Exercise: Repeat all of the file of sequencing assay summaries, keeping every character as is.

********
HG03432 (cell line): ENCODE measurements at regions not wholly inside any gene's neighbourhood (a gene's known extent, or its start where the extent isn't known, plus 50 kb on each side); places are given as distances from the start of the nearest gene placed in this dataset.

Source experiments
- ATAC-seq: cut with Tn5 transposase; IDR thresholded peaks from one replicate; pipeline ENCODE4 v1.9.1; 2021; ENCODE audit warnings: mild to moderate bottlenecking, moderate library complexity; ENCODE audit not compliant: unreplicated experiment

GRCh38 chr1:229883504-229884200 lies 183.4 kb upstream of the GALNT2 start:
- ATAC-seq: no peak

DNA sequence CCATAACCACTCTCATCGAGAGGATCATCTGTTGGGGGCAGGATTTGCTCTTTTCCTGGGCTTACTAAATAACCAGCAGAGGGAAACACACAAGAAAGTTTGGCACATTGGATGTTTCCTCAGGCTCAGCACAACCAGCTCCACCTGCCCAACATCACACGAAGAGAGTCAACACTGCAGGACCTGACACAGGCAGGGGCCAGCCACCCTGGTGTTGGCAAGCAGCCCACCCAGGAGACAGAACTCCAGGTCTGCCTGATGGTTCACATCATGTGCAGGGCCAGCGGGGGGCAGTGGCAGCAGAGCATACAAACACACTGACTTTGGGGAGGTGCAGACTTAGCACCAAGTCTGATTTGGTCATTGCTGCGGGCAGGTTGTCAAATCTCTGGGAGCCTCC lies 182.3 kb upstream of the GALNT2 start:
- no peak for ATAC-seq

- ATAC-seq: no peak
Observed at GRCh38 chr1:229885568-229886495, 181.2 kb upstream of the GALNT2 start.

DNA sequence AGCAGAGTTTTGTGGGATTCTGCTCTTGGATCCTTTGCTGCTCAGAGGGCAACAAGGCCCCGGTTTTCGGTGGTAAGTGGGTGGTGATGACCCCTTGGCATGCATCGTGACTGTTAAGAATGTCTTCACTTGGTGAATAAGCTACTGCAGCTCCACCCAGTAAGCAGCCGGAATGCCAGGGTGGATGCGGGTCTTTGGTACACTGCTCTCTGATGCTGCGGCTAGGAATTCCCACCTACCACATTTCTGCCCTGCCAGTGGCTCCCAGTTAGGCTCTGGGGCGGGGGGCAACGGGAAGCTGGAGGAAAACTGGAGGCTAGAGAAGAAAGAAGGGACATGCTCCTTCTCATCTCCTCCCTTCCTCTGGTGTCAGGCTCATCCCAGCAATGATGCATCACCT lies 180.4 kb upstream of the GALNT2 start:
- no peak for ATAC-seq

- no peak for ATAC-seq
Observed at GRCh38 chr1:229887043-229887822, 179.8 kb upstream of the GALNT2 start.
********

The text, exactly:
HG03432 (cell line): ENCODE measurements at regions not wholly inside any gene's neighbourhood (a gene's known extent, or its start where the extent isn't known, plus 50 kb on each side); places are given as distances from the start of the nearest gene placed in this dataset.

Source experiments
- ATAC-seq: cut with Tn5 transposase; IDR thresholded peaks from one replicate; pipeline ENCODE4 v1.9.1; 2021; ENCODE audit warnings: mild to moderate bottlenecking, moderate library complexity; ENCODE audit not compliant: unreplicated experiment

GRCh38 chr1:229883504-229884200 lies 183.4 kb upstream of the GALNT2 start:
- ATAC-seq: no peak

DNA sequence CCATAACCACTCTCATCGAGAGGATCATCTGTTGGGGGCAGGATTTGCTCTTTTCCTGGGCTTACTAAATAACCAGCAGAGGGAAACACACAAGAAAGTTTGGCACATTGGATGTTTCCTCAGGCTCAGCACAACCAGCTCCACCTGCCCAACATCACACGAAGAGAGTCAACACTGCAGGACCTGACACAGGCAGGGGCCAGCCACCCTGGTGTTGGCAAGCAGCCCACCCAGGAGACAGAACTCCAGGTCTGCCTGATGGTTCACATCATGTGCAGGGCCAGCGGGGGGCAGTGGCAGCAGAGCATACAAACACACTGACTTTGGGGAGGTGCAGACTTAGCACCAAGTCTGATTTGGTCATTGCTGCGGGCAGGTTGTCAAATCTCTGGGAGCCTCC lies 182.3 kb upstream of the GALNT2 start:
- no peak for ATAC-seq

- ATAC-seq: no peak
Observed at GRCh38 chr1:229885568-229886495, 181.2 kb upstream of the GALNT2 start.

DNA sequence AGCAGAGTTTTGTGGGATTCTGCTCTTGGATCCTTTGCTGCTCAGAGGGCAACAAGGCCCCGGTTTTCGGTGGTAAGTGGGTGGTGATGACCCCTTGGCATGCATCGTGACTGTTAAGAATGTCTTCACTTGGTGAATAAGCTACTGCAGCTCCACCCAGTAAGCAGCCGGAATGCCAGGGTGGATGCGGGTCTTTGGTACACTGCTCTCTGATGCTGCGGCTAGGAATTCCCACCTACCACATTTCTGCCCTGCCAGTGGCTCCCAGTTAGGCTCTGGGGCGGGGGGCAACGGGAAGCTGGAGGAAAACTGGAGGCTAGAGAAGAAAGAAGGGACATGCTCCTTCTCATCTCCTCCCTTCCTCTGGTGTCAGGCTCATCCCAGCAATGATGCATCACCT lies 180.4 kb upstream of the GALNT2 start:
- no peak for ATAC-seq

- no peak for ATAC-seq
Observed at GRCh38 chr1:229887043-229887822, 179.8 kb upstream of the GALNT2 start.